As soon as you enter Santafe you would start realizing that you are entering a very different American town. The compact roads, brownish houses with adobe domes, a European style plaza, artistic Canyon street and the influence of Native, Mexican and European culture gives this town its unique nature. It quickly takes you back in history and before you know you have time traveled into the 18th century. The homes, as well as every other building, follows an architecture quite typical to this region. Some of the forts like buildings lit up with arrays of brownish lanterns provides a different ambiance and the town seems to follow this pattern with inherent passion.
Santafe plaza situated right at the heart has a number of fashion and antique shops and a very beautiful St. Francis church. The place is always busy with tourists. Today it was lit up with Christmas light and the restaurants around were flooded with people enjoying the cold and festive atmosphere. The ambiance of the place, people trying to capture all these beautiful moments with their loved ones on digital media, the violinist playing some melodious song around the corner, makes you feel nostalgic and you become part of this celebration. Kids are excited to get candy canes from a tall Santa and he is happy to spend a couple of moment with you.
Santafe is also home to number of well known artists and it has lot to offer in terms of art, be it sculptures, paintings you name it. A walk along canyon street is enchanting, it would transcend you to a different world of artistic creation, each having its own uniqueness.
Although Taos is more famous for skiing and we had a plan to visit Taos, a visit to SKI Santafe, changed our original plan. Santafé’s ski resort is good enough for amateur skiers. A full ski kit can be rented for forty dollars and you can ski all day.
The road leading to SKI Santafe from Santafe town is extremely scenic. As you start ascending the mountains and enter Hyde Memorial State Park, the winding road would give spectacular views of hills covered with pine forests as well as the cute brownish homes of Santafe town. You would see long stretches of greyish white hills as few species of pine trees shade their leaves during winters. You can stop at a couple of viewpoints for the scenic view and enjoy the nature.
The resort gets busy right from the morning. A ride to the top of the slope by the chairlift is absolutely fun, but the challenging part is to ski all the way down. The expert skiers skillfully making their way down gives an impression of ease. But as soon as you get into those heavy shoes and ski bases your movement gets limited to balancing using the ski sticks. As you start getting a bit comfortable with sliding on the slope, the next challenge is to be able to be able to control your speed and stop without crashing into someone. It does take time to get a little bit of expertise.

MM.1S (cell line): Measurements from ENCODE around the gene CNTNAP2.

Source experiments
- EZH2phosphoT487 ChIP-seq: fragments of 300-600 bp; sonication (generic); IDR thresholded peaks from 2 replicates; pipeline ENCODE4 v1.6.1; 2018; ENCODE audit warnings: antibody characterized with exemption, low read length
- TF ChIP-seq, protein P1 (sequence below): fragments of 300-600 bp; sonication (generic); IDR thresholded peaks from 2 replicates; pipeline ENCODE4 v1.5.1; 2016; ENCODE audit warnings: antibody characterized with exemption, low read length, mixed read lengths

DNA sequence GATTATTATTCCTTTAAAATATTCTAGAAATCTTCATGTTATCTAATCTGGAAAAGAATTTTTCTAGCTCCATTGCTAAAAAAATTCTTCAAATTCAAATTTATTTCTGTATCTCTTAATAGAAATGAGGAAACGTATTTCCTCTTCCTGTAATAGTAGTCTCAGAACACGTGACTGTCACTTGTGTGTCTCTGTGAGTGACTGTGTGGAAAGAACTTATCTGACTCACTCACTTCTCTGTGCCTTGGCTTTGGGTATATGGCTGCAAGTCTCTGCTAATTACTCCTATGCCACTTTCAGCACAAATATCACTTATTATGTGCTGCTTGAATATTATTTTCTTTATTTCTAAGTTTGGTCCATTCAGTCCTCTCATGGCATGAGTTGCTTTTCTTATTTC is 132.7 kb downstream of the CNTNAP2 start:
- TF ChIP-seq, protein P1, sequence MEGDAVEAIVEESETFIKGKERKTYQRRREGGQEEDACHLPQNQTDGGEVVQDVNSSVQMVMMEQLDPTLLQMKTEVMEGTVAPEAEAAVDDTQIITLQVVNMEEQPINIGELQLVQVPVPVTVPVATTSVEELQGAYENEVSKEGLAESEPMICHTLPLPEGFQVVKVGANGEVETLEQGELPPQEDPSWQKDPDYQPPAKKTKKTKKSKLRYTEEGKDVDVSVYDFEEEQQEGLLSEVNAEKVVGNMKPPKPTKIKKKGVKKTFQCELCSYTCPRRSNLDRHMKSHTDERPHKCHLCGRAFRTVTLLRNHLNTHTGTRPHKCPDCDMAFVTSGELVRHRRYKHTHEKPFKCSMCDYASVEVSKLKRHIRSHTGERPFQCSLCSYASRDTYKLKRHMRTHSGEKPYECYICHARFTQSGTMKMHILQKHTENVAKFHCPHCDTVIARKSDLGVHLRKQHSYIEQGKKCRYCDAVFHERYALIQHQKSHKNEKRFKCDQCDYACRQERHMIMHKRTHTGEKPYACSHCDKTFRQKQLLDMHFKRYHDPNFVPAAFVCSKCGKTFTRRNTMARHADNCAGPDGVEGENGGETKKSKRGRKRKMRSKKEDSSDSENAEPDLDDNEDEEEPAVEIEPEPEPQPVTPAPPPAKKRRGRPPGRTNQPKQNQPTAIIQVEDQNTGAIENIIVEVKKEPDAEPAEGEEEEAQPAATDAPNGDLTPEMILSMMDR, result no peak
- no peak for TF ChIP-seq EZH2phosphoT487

Getting familiar with some of the skiing vocabulary like the difference between hard pack or powder snow, the different pieces of equipment, green, blue and black slope, makes life much easier. Also its very important to follow all the safety conventions as accidents on these slopes without proper training can be lethal. It requires a lot of practice to be able to control your speed and keep the balance and so if you are still learning, make sure you are extremely careful.
All and all spending some time with the kids, struggling to balance on those bunny slopes and enjoying the snow fights was a memorable experience for sure.
Puye cliffs is an ancient historic monument around 30 miles from Santafe. This was a home for Pueblo Indians, one of the native tribes from New Mexico. They lived in the cave dwellings carved out in the volcanic rock formations. The dwellings consist of two levels and gave a feeling of a modern-day multistorey building. There are several caves that run across the length of this tall rock that spreads around a central plaza. The orangish, yellow stones glimmering in the sunlight tell the story of a civilization who lives here for centuries in complete isolation between 900 to 1580 B.C.
Albuquerque is one of the largest city in New Mexico, not very far from Santafe. The old town is filled with historic adobe buildings and displays the interesting native American culture and its tribal history. Albuquerque is also known as Ballooning capital of the world.
The Sandia Peak Tramway is one of the best experiences in this town. A ride of 4000 feet takes you to the height of 10,378 feet at the mountaintop giving some of the most spectacular views of the surrounding town. Right on the other side of the mountain are some of the most adventurous skiing slopes. Sandia Tramway was constructed way back in 1966 by a Swiss company and is one of the engineering marvels. Sandía means watermelon in Spanish. Sandia encompasses four different life zones due to large elevation change and huge changes in temperature and precipitation from base to the top.
Albuquerque Bio Park, which houses botanical gardens, aquarium, and zoo, is one more attraction not very far from the Sandia Mountain. Due to the limited time, we could visit the zoo, although not very extensive, we could see some of the rare species of animals there.